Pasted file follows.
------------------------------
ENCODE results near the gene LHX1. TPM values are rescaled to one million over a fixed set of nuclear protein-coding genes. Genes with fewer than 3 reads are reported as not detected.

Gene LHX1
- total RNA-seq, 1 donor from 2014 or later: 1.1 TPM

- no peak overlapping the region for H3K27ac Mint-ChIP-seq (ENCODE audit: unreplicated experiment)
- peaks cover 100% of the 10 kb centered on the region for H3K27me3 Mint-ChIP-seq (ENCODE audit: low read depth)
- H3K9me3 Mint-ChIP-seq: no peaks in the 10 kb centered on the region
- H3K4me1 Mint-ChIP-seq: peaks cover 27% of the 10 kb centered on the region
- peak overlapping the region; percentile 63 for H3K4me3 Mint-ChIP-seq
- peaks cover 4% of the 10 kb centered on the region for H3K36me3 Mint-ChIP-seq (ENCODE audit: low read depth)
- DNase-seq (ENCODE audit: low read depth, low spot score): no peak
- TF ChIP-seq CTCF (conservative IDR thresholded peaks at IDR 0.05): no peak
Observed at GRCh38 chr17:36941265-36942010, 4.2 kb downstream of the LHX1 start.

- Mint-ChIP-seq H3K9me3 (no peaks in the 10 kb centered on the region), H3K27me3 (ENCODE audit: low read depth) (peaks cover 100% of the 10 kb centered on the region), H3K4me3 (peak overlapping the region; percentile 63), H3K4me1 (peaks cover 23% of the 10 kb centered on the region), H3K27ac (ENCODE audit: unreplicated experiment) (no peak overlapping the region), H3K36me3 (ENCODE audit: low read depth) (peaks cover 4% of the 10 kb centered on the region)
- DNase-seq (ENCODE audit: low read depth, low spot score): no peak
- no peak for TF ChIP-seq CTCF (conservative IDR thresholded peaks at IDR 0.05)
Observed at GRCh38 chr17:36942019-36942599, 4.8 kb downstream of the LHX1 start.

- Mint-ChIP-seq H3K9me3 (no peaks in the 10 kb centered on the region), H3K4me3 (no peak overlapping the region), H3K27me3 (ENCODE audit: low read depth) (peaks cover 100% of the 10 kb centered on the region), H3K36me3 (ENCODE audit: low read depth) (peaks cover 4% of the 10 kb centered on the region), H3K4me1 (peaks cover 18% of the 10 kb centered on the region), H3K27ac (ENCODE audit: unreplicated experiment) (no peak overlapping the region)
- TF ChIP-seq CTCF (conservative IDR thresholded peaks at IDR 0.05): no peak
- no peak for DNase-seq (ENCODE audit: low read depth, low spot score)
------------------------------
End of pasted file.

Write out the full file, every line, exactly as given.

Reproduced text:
ENCODE results near the gene LHX1. TPM values are rescaled to one million over a fixed set of nuclear protein-coding genes. Genes with fewer than 3 reads are reported as not detected.

Gene LHX1
- total RNA-seq, 1 donor from 2014 or later: 1.1 TPM

- no peak overlapping the region for H3K27ac Mint-ChIP-seq (ENCODE audit: unreplicated experiment)
- peaks cover 100% of the 10 kb centered on the region for H3K27me3 Mint-ChIP-seq (ENCODE audit: low read depth)
- H3K9me3 Mint-ChIP-seq: no peaks in the 10 kb centered on the region
- H3K4me1 Mint-ChIP-seq: peaks cover 27% of the 10 kb centered on the region
- peak overlapping the region; percentile 63 for H3K4me3 Mint-ChIP-seq
- peaks cover 4% of the 10 kb centered on the region for H3K36me3 Mint-ChIP-seq (ENCODE audit: low read depth)
- DNase-seq (ENCODE audit: low read depth, low spot score): no peak
- TF ChIP-seq CTCF (conservative IDR thresholded peaks at IDR 0.05): no peak
Observed at GRCh38 chr17:36941265-36942010, 4.2 kb downstream of the LHX1 start.

- Mint-ChIP-seq H3K9me3 (no peaks in the 10 kb centered on the region), H3K27me3 (ENCODE audit: low read depth) (peaks cover 100% of the 10 kb centered on the region), H3K4me3 (peak overlapping the region; percentile 63), H3K4me1 (peaks cover 23% of the 10 kb centered on the region), H3K27ac (ENCODE audit: unreplicated experiment) (no peak overlapping the region), H3K36me3 (ENCODE audit: low read depth) (peaks cover 4% of the 10 kb centered on the region)
- DNase-seq (ENCODE audit: low read depth, low spot score): no peak
- no peak for TF ChIP-seq CTCF (conservative IDR thresholded peaks at IDR 0.05)
Observed at GRCh38 chr17:36942019-36942599, 4.8 kb downstream of the LHX1 start.

- Mint-ChIP-seq H3K9me3 (no peaks in the 10 kb centered on the region), H3K4me3 (no peak overlapping the region), H3K27me3 (ENCODE audit: low read depth) (peaks cover 100% of the 10 kb centered on the region), H3K36me3 (ENCODE audit: low read depth) (peaks cover 4% of the 10 kb centered on the region), H3K4me1 (peaks cover 18% of the 10 kb centered on the region), H3K27ac (ENCODE audit: unreplicated experiment) (no peak overlapping the region)
- TF ChIP-seq CTCF (conservative IDR thresholded peaks at IDR 0.05): no peak
- no peak for DNase-seq (ENCODE audit: low read depth, low spot score)